Possession of a Stolen Vehicle
The felony criminal charge involving allegations of possession of a stolen vehicle does not necessarily mean you are also accused of breaking into a car (or other type of vehicle) and actually stealing it.
While potentially related to larceny and other theft charges including Breaking, Entering,and Larceny, possession of stolen goods and stolen vehicle charges are a separate criminal offense.
Most often we see possession charges in one or two different circumstances.
Sometimes a client fails to return a car in a timely fashion and the owner reports it as stolen.
There are instances when people rent a car and don’t return it or someone “borrows” the vehicle, knowing it is stolen.What Happens if I Knew the Vehicle Was Stolen?
Intent, the “evil mind” behind many crimes in North Carolina, if often a key element of the offense.
The State, through the prosecutor assigned to the matter, is required to prove the accused had the intent to do something and that what led up to the charges was not due to an accident or mistake.
It doesn’t necessarily matter if it involves allegations of a felony or misdemeanor charge, intent is something criminal lawyers carefully consider in reviewing a case.
That is particularly true for matters involving what defense attorneys refer to as “crimes of theft,” “crimes of dishonesty,” and “crimes of moral turpitude.”
Possession of stolen goods cases, including possession of a stolen vehicle, are generally considered crimes of theft. So are larceny, grand theft, and even robbery.
In those types of cases, the “intent” may not necessarily be to the level that you intended to steal or take something.
Instead, the “evil mind” aspect of intent involves being caught in possession (or accused of possessing a stolen item), knowing it was stolen.
There is an aspect of reasonableness associated with possession charges.
You may not need to be in actual physical possession of stolen items.
The State may be able to prove possession of a stolen vehicle, arguing the facts and circumstances of the allegations. You don’t have to be inside the vehicle.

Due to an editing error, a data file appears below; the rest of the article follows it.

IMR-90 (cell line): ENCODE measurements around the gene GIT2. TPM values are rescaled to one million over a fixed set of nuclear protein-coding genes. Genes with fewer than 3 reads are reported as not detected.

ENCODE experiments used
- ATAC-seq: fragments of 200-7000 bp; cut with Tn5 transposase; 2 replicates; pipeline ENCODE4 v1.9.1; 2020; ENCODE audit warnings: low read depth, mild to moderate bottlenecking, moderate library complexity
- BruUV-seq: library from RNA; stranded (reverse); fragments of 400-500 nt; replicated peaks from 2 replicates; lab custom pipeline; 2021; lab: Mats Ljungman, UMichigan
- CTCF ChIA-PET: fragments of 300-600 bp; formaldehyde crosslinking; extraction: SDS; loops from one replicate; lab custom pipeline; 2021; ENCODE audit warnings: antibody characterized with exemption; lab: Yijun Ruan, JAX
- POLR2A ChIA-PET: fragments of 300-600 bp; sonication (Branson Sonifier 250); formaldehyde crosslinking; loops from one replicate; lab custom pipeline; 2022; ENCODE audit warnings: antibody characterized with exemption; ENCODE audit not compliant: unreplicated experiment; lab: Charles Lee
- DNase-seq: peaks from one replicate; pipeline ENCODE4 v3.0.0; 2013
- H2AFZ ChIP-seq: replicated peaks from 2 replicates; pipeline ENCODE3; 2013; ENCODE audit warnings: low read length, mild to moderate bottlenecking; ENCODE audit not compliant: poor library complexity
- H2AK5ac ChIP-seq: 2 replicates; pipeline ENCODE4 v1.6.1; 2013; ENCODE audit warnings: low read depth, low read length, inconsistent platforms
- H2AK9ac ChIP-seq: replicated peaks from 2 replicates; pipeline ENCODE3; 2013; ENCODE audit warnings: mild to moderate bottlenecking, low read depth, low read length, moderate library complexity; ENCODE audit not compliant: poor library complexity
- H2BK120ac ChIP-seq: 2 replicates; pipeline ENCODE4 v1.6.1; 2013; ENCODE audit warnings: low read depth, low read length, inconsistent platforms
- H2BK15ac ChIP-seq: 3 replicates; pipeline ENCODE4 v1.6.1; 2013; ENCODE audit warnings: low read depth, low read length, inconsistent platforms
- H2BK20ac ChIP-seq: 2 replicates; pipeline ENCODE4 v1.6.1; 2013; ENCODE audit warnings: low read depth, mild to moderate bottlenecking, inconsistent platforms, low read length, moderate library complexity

The Finder of Fact, whether it be a judge or judge, can take into considerable direct evidence and circumstantial evidence, if admissible at trial.
What Should I Do if I’m Accused?
"The NC Criminal Laws consider whether you knew or reasonably should have known the vehicle or stolen goods were in fact stolen."
- David Courie, Criminal Lawyers in Fayetteville NC
First and foremost, ask for a lawyer.
Do not participate in the investigation.
Don’t answer questions or try to provide an explanation to police.
Not every case of possession of stolen vehicle charges requires you to be inside the car.
By asking questions, law enforcement are often looking for evidence against you, trying to find a way to prove you committed a criminal offense.
You have legal rights.
Some of the most important Constitutional rights involve the Right to Remain Silent and the Right to an Attorney.
"Do not assume just because you’re talking to police they’re required to give you Miranda Warnings. The 5th Amendment does have limitations."
- David Courie, Criminal Defense Lawyer
The fact you refused to give a statement or cooperate in a criminal investigation cannot be used as evidence against you.
Contrary to what you may have been told, the Judge won’t be mad or go harder on you because you exercised your Constitutional Rights.
And while it’s well within your rights to remain silent, lawyer up, and refuse to answer questions, it is illegal to provide untruthful information to police.
It’s one thing to remain silent, it’s another to interfere with an investigation by lying.
That could result in obstruction charges.
As defense lawyers we think the best thing to do, whether you are arrested or are a subject of a criminal investigation or alleged to have committed a crime is this: Lawyer Up!Fayetteville NC Defense Lawyers – Cumberland County Criminal Attorneys
We provide focused, dedicated legal representation to clients.
Whether you are under investigation, sought for questioning, or have been formally charged, we think it’s smart to retain an attorney immediately.
"The sooner a defense attorney gets involved, the better. Detectives, investigators, and other law enforcement are very good at their jobs."
- David Courie, Criminal Lawyer
Call David Courie NOW to schedule a free legal consultation: 910-323-4600
The information you provide to our defense team is confidential. That means what you tell us remains a secret and is protected from disclosure.